If you haven’t heard of Hidden Vale, it’s probably because it’s staying true to its name. Located just over one hours drive from Brisbane’s CBD, this somewhat secret bushland oasis in Grandchester, Queensland, boasts 4,560 hectares of private protected property, including a nature refuge of more than 3,100 hectares.
It’s also home to at least 45 koalas and a myriad other native wildlife, trees and birds. And now, thanks to a hi-tech Dendra Systems’ drone operation, the property managed by the Turner Family Foundation, at the heart of Hidden Vale, will soon be known for having something else; an 11-hectare koala corridor that will connect existing habitat.
“Hidden Vale’s nature refuge is large enough in this landscape to provide a really good habitat for koalas to breed and then disperse,” says Ben O’Hara, the General Manager of Land and Environment at the Turner Family Foundation. ”We want to be a source of koalas that can move throughout the region and then repopulate areas that were not only impacted by the 2019-20 bushfires but where they once used to be. We've heard a lot of times: ‘If you were only here 20 years ago, there used to be koalas!’ - so we want our koalas to move through the landscape and repopulate those areas over time.”
The area in question - while a koala hotspot – has, up until now, been an unused cow paddock, where the koalas moving through have been exposed and at risk of attacks from wild dogs.
“We've been tracking koalas down here for the last three years, and we've started to see what’s impacted them. Ultimately we've discovered that chlamydia and habitat are the main problems with our koala population,” Ben says.
The solution might seem obvious: create more koala habitat so the koalas can have food, shade and safety. However, there’s a catch.
“Restoring land,” according to Dr Susan Graham, CEO and co-founder of Dendra Systems, “includes activities upfront like the seeding and planting, and then all the surrounding activities, including the survey[ing] and land management. Traditional methods, including hand planting and hand monitoring, are very manual.”
These methods take time, and as we know, if there’s one thing the koala doesn’t have a lot of, it’s time. A technological solution was needed. And that solution was drones.
“Drones enable us to scale-up these activities. They’re able to decrease the cost and also improve the decision-making in the management of those lands,” says Dr Graham. “Each drone can carry around 700 kilograms in a day… and can plant up to one and a half tonnes of seed every day. And this is a mix of all kinds of species from the trees to the shrubs to the grasses so that we build back an entire ecosystem for the koala habitat.”
Utilising funds from the federal government’s $18 million koala package and WWF’s Regenerate Australia program, this hi-tech solution aims to boost safety for the local koala population and, in doing so, double the number of koalas in eastern Australia by 2050.
By dropping a 45-kilogram mix of native grasses, blue gums (aka ‘koala caviar’), ironbarks, melaleucas and acacias, among other things, into the recently tilled soil of the Hidden Vale property, the operation hopes to create a koala corridor rich in biodiversity to ensure the koalas living in the area have the food and shade they need to survive and propagate.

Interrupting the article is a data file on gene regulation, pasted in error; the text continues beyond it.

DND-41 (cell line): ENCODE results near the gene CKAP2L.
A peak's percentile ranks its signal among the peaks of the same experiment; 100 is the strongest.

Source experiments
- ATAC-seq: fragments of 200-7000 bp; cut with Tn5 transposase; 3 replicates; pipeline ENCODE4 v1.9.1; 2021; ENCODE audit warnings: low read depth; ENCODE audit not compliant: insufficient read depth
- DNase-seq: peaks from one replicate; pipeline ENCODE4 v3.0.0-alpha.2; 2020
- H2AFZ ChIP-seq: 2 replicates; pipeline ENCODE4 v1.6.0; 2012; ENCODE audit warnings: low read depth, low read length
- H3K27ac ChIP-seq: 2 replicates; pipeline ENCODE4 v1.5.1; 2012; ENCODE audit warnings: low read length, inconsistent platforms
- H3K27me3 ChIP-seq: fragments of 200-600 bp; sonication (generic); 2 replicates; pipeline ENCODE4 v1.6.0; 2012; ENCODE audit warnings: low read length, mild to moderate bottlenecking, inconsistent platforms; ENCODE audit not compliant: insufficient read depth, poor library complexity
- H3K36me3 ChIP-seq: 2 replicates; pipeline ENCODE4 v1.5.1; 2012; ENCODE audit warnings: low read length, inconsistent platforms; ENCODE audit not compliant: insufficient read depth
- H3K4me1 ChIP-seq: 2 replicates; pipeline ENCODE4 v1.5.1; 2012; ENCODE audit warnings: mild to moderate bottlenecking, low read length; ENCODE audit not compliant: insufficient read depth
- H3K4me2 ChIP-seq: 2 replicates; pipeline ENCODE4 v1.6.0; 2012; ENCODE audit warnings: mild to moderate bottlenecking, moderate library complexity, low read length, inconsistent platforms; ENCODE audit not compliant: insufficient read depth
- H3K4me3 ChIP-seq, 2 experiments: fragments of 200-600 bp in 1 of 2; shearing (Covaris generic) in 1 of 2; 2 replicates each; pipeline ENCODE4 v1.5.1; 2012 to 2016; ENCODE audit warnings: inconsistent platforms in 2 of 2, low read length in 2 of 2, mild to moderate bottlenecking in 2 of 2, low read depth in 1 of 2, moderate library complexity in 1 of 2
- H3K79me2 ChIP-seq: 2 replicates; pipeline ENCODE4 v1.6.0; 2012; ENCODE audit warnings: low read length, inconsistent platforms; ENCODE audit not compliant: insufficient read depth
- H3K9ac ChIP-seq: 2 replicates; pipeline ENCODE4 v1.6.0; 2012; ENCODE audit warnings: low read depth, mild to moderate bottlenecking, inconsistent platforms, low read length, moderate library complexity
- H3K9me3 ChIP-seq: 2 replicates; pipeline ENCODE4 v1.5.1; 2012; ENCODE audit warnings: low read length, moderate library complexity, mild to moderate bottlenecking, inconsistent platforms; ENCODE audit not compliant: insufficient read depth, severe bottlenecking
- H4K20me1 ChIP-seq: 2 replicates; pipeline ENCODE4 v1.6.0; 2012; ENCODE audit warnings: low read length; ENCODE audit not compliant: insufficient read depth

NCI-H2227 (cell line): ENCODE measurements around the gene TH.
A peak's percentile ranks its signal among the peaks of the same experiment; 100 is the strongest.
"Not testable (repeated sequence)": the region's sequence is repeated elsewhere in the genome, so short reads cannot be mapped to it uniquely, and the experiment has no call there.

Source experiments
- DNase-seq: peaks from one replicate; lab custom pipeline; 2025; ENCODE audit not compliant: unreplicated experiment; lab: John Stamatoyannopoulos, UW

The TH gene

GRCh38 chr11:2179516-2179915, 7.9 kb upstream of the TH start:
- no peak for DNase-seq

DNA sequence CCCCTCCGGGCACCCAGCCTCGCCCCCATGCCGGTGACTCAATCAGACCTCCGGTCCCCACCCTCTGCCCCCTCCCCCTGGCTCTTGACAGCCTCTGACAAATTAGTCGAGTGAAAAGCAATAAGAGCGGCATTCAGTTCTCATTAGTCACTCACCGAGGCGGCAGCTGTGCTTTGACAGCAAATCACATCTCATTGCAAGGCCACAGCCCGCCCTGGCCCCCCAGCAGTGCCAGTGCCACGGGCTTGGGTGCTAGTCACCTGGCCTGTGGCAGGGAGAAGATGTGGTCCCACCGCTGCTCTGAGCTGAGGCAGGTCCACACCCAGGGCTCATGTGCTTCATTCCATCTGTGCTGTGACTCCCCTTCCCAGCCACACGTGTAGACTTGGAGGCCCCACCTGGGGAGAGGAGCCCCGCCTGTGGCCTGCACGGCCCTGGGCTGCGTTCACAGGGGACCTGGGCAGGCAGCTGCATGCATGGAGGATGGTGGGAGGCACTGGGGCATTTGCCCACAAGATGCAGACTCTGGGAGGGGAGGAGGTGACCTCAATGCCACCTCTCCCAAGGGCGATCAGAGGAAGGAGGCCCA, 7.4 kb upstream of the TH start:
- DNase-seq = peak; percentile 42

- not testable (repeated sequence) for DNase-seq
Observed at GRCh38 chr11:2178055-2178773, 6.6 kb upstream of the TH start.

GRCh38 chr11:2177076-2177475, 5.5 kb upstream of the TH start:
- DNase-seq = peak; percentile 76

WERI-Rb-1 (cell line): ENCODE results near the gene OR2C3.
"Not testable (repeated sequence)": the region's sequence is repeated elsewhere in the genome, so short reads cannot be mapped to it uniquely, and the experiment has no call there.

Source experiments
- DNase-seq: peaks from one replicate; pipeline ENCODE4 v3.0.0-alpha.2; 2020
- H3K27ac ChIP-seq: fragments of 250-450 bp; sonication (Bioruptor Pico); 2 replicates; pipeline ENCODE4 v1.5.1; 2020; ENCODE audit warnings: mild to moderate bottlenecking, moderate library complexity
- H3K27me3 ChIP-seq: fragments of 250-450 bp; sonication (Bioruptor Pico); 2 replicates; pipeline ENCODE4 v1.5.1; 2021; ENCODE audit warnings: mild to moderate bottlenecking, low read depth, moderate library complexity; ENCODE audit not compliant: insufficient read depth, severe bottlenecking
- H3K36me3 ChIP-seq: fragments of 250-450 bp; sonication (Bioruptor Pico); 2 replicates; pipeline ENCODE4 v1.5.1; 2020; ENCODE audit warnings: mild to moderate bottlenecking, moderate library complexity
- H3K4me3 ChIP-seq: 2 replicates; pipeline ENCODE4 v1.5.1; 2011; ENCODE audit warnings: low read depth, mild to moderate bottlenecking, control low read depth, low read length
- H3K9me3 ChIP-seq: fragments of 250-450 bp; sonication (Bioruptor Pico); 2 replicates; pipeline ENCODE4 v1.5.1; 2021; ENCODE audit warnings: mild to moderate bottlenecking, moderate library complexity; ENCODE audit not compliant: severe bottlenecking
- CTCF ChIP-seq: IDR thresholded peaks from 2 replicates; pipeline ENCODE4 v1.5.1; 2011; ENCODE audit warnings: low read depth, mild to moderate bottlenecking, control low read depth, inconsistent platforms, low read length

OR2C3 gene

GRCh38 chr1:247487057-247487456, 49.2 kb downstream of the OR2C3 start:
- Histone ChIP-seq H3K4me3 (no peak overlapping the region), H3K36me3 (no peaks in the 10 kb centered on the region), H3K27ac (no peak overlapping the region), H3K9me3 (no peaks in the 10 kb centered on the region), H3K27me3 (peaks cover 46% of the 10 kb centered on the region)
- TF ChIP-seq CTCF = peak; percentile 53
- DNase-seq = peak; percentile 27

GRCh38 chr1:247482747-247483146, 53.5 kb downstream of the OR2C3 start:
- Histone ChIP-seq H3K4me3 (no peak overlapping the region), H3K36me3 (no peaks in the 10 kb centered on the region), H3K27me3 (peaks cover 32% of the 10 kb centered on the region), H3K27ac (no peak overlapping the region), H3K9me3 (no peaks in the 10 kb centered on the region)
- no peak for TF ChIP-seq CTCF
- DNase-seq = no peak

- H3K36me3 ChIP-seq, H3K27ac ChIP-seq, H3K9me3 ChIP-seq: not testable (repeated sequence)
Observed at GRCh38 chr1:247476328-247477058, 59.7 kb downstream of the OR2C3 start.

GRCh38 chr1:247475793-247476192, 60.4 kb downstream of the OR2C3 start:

It’s estimated that phase one of the program, which began in November, will generate 15,000 trees. And, while not all seeds will successfully germinate or survive the sapling stage, this is just the first step in a much larger project under WWF-Australia’s Regenerate Australia program, which boasts the bold vision to rehabilitate and restore wildlife and habitats while future-proofing Australia against climate disasters.
Further southwest in the Lockyer Valley, at the Thornton View Nature Refuge, another 30 hectares will be drone seeded, which should provide an estimated 40,000 food and shade trees for koalas.
This collaboration brings together the federal government, WWF-Australia, the Turner Family Foundation, and Dendra Systems. According to Tanya Pritchard, WWF-Australia’s Landscape Restoration Manager, this will hopefully be a turning point in koala recovery.
“[The collaboration] is enabling us to trial these really innovative solutions as part of our Regenerate Australia program. We're hoping that collaborations such as this one can be scaled-up and delivered in many different parts of Australia to help us restore our ecosystems and create a more resilient landscape for our native wildlife.” Tanya added, “Drones form part of a really creative solution to allow us not only to implement at a local scale, more cost effective and quicker landscape restoration, but potentially to scale-up to a national scale and be implemented over a much larger area.”
And according to Dr Graham, “Without a massively scalable approach to restoring ecosystems, we cannot reverse the damage and restore natural systems to health.”
So, next time you’re out for a walk and look up, if you don’t see a koala, maybe you’ll see a drone, and then the next time you’re on that same walk and look up, maybe you will see a koala.
This project is supported by the Australian Government’s Bushfire Recovery for Wildlife and their Habitat program.